|Adsorption on porous carbons
was described as early as 1550 B.C. in an ancient Egyptian papyrus and
later by Hippocrates and Pliny the Elder, mainly for medicinal purposes.
In the 18th century, carbons made from blood, wood and animals were used
for the purification of liquids. All of these materials, which can be
considered as precursors of activated carbons, were only available as
powders. The typical technology of application was the so-called batch
contact treatment, where a measured quantity of carbon and the liquid to
be treated were mixed and, after a certain contact time, separated by
filtration or sedimentation.
At the beginning of the 19th
century the decolourisation power of bone char was detected and used in
the sugar industry in England. Bone char was available as a granular
material which allowed the use of percolation technology, where the
liquid to be treated was continuously passed through a column. Bone
char, however, consists mainly of calcium phosphate and a small
percentage of carbon; this material, therefore was only used for sugar
At the beginning of this
century the first processes were developed to produce activated carbons
with defined properties on an industrial scale. However, the steam
activation (V. Ostreijko, 1900 and 1901) and chemical activation (Bayer,
1915) processes could only produce powder activated carbon.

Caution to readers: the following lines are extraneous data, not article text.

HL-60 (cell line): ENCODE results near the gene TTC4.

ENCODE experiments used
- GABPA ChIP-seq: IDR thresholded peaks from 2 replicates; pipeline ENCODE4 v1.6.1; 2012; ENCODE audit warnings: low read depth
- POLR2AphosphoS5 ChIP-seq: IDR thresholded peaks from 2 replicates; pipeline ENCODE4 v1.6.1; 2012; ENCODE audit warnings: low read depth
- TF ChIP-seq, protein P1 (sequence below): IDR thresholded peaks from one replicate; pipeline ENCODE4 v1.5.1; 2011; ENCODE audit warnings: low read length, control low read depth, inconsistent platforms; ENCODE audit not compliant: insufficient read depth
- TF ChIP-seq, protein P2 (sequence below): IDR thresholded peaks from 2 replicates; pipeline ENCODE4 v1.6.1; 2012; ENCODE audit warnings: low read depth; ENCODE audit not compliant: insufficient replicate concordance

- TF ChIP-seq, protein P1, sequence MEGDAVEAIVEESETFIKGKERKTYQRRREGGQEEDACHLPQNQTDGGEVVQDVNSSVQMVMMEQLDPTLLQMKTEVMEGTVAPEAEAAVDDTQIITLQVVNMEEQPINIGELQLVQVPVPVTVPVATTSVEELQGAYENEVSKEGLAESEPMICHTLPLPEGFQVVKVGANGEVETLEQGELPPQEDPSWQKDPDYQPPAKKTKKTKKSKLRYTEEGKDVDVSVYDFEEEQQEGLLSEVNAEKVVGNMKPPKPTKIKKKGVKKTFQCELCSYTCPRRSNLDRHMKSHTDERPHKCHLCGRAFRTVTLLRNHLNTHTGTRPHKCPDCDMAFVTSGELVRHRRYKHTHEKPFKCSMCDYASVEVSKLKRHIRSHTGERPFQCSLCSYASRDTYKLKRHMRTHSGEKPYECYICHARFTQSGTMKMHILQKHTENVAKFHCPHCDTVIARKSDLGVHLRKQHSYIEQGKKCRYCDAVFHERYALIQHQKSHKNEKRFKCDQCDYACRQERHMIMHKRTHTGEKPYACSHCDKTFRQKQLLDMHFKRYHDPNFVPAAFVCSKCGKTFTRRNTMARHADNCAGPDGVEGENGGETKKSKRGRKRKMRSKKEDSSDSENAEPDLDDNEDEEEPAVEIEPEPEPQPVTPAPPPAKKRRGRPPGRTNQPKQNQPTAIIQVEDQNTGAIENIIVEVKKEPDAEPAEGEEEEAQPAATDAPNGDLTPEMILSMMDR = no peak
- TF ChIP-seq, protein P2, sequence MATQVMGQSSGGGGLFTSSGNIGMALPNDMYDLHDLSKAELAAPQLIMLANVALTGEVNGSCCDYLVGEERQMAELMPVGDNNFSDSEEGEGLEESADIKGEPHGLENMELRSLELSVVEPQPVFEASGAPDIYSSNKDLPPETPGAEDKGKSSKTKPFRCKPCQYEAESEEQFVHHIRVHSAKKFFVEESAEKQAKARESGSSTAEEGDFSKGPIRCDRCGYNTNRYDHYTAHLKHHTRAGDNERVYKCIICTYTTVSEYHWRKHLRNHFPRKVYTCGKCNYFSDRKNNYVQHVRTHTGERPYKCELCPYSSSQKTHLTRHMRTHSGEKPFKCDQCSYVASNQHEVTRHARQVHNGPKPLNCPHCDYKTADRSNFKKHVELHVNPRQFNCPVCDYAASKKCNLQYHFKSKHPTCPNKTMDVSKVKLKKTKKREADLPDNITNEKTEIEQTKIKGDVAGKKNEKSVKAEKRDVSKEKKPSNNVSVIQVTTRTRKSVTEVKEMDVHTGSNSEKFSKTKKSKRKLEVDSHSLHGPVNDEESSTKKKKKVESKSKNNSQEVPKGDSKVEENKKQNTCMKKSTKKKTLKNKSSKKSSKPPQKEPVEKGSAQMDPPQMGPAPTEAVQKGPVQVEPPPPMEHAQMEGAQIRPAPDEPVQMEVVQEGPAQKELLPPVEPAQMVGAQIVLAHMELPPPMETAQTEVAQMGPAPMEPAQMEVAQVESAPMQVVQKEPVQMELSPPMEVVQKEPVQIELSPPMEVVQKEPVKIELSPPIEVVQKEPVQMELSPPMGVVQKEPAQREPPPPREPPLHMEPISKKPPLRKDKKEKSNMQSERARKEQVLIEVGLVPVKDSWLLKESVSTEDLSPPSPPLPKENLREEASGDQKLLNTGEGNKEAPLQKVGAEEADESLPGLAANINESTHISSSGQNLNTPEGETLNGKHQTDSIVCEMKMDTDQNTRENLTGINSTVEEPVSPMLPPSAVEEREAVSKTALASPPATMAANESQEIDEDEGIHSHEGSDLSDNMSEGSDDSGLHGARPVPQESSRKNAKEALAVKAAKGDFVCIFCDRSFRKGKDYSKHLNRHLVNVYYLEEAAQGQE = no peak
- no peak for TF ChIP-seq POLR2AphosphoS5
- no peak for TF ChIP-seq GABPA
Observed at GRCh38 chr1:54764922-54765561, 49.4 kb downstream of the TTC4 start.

During the First World War,
steam activation of coconut char was developed in the United States for
use in gas masks. This activated carbon type contains mainly fine
adsorption pore structures suited for gas phase applications.
CALGON CARBON Corporation
(USA), the parent company of CHEMVIRON CARBON succeeded after
World War II, in developing coal based granular activated carbons with a
substantial content of transport pore structure and good
mechanical hardness. This combination allowed the use of activated
carbon in continuous decolourisation processes resulting superior
performance. In addition CALGON CARBON and CHEMVIRON CARBON
pioneered work on the optimization of granular carbon
Today many users are switching
from the traditional use of powdered activated carbon as a disposable
chemical to continuous adsorption processes using granular activated
carbon combined with reactivation. By this change they are following the
modern tendency towards recycling and waste minimization, thereby
reducing the use of the world's resources.